What's with all the superfluous cursing? Is that a shtick? Kind of dilutes the conversation.
Or strengthens it.
Regardless, it's just wording. Maybe see if you're attaching too much value to a combination of letters/sounds. Cursing happens a lot in life, so maybe getting used to it will let you handle it better and get distracted by it less?
(Just flipping the thought process here, mean no offence.)
The main problem I have with it is while I can appreciate the sentiment and the "power" of the tone, it makes sharing it with different audiences in a public forum much more difficult.
Passing the link to friends, outside of the office is much more straight forward (presuming I know them well enough). However, passing the same link to my team at work, where I don't have as long-term a relationship with or know their real level of tolerance is a lot harder to justify.
My tolerance to shock titles is one thing, but I don't really want to have an uncomfortable conversation with someone else who I shared it with that has a completely different level of tolerance.
If I were to quote your comment, and add in the phrase "heh, look at this piece of shit", does that make my comment a good comment? A critical comment?
That's what these guys did. For example, go to the part about the iOS scrolling dropdown. There is some grain of valid criticism in there, but they chose to call it "a piece of shit" and say "erm, wow, can't think of a better element for this" -- it's arrogant and shallow. They sound like Beavis and Butthead up there instead of UI or UX experts, which is unfortunate... because I hate dropdowns too.
And just a note I was thinking about while writing this: I believe guys like Draplin and Monteiro, as examples, give (typically great) profanity-laced talks and speeches but the difference is if you take the cursing out of their stuff you still have an interesting piece of criticism or advice. I sadly have the opinion that the same thing isn't true here.
I don't mind the aggressive tone, it's good for our field to have our own Johnny-Rotten-channeling-Don-Norman.
What I do mind is when the title stands in the way of the content, as the title of his book The Best Interface is No Interface.
That title was so puzzling to me, until I read the first snippet of the book where he redefines interface to mean graphical interface.
A graphical user interface isn't the solution to all design problems was too long to fit the cover, I guess
I was expecting more conversation around steppers, segmented controls and other alternatives. I agree that dropdowns suck, but I am disappointed with the lack of solutions presented.
Luke Wroblewski has a done some great research into dropdown alternatives. http://www.lukew.com/ff/entry.asp?1950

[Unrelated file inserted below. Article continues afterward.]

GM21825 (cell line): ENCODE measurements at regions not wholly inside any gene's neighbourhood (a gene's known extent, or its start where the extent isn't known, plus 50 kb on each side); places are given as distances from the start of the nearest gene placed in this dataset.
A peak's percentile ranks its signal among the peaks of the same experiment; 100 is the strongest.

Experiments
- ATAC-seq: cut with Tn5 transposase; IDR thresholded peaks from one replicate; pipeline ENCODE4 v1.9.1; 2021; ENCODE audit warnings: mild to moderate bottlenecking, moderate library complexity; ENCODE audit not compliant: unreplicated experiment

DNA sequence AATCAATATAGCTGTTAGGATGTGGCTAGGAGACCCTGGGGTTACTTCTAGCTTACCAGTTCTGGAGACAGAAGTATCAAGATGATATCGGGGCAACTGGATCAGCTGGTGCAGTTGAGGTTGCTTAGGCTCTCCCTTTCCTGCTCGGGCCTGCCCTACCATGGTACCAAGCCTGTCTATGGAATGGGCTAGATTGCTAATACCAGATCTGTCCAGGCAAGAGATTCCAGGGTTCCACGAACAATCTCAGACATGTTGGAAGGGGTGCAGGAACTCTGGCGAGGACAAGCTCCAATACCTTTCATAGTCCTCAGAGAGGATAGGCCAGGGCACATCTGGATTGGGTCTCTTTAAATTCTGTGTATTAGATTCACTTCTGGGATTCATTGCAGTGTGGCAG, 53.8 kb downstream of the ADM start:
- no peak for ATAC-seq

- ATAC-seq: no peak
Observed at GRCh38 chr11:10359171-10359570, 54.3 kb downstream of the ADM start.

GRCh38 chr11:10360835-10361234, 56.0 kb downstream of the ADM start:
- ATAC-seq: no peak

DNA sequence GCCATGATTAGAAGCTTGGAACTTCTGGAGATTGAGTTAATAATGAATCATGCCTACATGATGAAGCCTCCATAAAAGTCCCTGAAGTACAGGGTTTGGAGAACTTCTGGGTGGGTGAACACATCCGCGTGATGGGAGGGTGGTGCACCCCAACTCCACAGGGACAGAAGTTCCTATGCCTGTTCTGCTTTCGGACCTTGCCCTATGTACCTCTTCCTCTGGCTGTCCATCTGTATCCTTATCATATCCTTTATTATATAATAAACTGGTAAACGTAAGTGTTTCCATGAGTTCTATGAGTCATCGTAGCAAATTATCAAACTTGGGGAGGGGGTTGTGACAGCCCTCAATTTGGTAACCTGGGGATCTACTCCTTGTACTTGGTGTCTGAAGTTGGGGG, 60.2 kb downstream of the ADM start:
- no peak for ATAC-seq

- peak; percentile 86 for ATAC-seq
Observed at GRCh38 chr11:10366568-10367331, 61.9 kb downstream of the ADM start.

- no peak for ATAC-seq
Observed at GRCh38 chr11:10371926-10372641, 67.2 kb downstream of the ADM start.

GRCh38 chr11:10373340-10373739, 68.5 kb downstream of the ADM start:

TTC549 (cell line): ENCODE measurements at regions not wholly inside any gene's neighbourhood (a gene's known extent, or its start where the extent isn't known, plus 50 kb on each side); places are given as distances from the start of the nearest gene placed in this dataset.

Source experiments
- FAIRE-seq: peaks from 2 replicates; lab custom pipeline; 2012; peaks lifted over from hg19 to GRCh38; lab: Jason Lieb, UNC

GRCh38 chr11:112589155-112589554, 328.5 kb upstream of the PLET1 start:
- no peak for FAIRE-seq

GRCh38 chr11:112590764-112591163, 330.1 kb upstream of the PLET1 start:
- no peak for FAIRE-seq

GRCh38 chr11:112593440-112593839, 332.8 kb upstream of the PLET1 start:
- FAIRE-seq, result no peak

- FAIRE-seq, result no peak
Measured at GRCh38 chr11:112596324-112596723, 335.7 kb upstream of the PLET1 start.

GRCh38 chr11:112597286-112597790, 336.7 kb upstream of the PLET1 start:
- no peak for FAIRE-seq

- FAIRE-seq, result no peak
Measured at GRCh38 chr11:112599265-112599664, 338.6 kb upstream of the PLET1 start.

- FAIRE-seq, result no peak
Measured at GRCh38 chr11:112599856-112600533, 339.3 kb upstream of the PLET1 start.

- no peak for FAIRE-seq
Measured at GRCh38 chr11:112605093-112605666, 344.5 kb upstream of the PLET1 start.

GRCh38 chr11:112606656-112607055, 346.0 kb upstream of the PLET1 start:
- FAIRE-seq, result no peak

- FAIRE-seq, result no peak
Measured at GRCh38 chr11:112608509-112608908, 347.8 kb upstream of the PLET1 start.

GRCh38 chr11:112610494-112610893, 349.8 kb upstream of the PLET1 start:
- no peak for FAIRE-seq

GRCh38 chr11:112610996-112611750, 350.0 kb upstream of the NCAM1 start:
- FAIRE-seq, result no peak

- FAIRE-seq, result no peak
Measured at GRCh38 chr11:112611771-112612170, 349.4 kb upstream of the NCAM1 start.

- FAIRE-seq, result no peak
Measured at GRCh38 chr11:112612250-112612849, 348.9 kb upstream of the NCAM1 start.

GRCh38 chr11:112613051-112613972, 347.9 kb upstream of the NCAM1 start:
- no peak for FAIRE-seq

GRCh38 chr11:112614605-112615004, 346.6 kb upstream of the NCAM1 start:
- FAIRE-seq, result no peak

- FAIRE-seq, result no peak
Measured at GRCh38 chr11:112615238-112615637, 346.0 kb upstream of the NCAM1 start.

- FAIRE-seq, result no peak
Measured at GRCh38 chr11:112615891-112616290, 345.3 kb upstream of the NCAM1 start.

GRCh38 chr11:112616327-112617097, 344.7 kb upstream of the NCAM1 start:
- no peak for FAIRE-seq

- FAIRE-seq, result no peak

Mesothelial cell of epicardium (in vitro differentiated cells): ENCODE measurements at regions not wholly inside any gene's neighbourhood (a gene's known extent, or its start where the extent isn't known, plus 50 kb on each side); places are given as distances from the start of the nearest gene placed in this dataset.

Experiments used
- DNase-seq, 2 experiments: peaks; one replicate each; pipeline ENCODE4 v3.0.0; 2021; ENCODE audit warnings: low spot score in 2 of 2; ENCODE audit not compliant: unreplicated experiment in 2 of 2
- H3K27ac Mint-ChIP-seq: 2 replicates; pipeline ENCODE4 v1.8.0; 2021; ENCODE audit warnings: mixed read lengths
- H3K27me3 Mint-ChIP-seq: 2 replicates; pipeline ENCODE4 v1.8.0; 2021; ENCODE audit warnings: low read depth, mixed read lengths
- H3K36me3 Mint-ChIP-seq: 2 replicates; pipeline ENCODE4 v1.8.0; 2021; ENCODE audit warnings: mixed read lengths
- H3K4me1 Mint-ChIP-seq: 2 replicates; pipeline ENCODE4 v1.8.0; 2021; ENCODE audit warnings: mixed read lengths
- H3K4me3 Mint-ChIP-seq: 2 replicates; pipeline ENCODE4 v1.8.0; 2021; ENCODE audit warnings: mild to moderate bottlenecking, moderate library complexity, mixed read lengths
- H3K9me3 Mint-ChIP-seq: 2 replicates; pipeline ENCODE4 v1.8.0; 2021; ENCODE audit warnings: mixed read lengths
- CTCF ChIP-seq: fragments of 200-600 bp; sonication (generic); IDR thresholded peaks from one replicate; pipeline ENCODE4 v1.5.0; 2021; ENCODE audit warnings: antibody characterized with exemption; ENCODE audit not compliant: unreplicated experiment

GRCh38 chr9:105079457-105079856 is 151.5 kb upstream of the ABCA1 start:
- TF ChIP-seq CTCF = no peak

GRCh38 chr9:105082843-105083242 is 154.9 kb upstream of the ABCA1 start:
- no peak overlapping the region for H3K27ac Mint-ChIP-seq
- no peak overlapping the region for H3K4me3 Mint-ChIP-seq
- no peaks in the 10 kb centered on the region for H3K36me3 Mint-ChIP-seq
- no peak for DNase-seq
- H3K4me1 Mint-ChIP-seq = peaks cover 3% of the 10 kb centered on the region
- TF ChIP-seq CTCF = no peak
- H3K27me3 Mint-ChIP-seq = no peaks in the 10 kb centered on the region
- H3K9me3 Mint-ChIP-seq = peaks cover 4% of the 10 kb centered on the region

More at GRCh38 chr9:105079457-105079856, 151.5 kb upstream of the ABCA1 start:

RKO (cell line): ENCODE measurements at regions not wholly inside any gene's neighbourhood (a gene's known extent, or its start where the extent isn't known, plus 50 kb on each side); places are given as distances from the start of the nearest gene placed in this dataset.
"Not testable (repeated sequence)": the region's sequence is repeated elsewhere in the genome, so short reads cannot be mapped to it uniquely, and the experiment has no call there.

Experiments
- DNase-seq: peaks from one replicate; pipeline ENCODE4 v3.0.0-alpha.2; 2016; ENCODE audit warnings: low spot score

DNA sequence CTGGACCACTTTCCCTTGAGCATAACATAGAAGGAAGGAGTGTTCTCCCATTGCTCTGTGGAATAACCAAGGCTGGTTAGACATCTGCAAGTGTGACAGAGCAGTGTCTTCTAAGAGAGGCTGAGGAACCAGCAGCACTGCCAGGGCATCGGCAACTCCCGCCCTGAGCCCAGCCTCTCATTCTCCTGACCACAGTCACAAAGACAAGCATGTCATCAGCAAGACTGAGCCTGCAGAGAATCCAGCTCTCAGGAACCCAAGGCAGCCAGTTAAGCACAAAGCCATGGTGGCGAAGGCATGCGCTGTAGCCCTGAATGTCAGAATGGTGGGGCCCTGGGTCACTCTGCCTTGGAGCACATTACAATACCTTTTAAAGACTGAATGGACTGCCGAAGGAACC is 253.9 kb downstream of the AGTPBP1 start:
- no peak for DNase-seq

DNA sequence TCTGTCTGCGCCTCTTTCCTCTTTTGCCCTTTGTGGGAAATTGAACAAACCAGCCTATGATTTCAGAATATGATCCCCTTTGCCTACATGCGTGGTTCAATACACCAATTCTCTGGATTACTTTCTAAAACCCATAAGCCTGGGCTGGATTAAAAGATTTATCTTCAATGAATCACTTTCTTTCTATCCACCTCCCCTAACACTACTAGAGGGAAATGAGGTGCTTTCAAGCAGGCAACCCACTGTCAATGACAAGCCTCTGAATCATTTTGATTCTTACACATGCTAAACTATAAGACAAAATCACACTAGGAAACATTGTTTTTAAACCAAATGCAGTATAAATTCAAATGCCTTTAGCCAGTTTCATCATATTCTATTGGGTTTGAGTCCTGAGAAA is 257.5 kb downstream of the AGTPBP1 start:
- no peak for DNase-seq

Where Luke's article directly talks about solutions. This talk is planned to be humorous in a way, taking things lightly. 2nd half of the talk focusses only on alternatives and how drop downs can be used better.
blocked @ work because this is pornography apparently.
Over 46 minutes long. I pity the people who had to sit through that presentation.
For those who didn't make it to the 18:00 mark, that's when they start talking about alternative solutions.
Humorous and helpful!
Hit my company's firewall for the first time ever clicking this link..
That talk was not helpful, nor did it really sell its case against their use. The reality is, they are the most effective element in CERTAIN cases, and others they are not. Use them wisely.
Thanks for your helpful comment.
I think it's meant to be a "bit" and humorous. It's quite clear to any designer that what they're referring to isn't specific to dropdowns, but poor form design in general.
Pretty much exactly what is said in the talk. They also give examples of modified dropdowns for certain cases that make them a lot more usable.
I lost it at "...as toothbrush designer, DEE-IT-TER Rams once said..." XD
I watched this a few days ago and has come to mind several times since then. Perhaps a bit sensational in title and in the beginning, but there’s some good food for thought in there.
Tell these to developers and watch them go between completely ignoring your suggestions and having a tantrum.
I wish in real world, I could design anything I want without "technical restrictions" of developers talking about.
That was awesome.
Alice Bartlett gave a great talk on this, based on proper user research she did at Gov.uk https://www.youtube.com/watch?v=CUkMCQR4TpY
When I see their first solution - using overall usage pattern based on statistics to create default or eliminate options - I can't help but thinking about "design is political" and "when you are prioritizing something, you are de-prioritizing others at the same time"